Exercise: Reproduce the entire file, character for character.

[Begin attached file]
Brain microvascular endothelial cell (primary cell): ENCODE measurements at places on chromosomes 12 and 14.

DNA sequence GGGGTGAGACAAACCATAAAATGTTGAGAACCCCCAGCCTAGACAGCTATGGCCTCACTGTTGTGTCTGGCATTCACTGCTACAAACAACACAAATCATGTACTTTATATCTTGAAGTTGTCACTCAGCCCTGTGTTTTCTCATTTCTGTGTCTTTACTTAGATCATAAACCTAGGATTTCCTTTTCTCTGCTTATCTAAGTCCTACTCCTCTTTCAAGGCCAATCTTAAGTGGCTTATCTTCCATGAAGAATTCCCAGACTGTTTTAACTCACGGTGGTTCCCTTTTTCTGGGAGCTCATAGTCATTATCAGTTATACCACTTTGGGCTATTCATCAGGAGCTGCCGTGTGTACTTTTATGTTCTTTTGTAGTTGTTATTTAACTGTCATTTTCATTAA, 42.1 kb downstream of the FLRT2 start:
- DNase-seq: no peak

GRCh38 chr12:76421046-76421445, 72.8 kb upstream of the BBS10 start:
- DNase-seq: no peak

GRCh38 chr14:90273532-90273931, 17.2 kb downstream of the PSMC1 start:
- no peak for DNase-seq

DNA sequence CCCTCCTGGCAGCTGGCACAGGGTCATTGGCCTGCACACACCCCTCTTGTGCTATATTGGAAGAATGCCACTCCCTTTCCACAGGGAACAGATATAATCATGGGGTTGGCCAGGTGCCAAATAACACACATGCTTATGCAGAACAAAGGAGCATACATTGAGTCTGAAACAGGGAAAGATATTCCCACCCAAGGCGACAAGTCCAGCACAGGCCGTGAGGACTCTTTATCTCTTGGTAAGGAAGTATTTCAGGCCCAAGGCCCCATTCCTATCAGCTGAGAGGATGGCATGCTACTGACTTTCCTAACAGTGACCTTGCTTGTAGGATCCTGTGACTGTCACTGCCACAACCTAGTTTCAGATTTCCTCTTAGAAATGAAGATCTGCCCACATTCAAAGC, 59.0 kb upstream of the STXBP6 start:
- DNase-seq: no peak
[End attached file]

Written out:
Brain microvascular endothelial cell (primary cell): ENCODE measurements at places on chromosomes 12 and 14.

DNA sequence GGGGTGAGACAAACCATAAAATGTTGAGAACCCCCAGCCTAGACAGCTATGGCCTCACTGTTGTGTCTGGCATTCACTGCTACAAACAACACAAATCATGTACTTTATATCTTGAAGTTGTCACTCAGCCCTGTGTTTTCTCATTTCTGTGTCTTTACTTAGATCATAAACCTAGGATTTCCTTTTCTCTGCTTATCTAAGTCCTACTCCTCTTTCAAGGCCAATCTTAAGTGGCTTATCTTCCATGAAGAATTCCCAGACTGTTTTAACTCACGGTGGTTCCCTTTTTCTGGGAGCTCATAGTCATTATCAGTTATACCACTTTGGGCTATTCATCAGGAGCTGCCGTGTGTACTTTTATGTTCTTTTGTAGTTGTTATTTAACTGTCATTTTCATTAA, 42.1 kb downstream of the FLRT2 start:
- DNase-seq: no peak

GRCh38 chr12:76421046-76421445, 72.8 kb upstream of the BBS10 start:
- DNase-seq: no peak

GRCh38 chr14:90273532-90273931, 17.2 kb downstream of the PSMC1 start:
- no peak for DNase-seq

DNA sequence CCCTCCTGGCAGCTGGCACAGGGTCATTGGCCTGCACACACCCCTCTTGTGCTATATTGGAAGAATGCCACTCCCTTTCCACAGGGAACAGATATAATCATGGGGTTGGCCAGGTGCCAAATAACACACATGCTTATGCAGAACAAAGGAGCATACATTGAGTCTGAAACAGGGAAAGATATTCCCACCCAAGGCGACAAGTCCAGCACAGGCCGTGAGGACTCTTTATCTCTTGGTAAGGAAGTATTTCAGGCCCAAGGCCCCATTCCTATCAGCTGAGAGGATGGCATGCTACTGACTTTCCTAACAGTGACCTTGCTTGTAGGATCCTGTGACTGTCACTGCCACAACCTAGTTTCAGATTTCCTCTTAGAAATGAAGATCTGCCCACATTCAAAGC, 59.0 kb upstream of the STXBP6 start:
- DNase-seq: no peak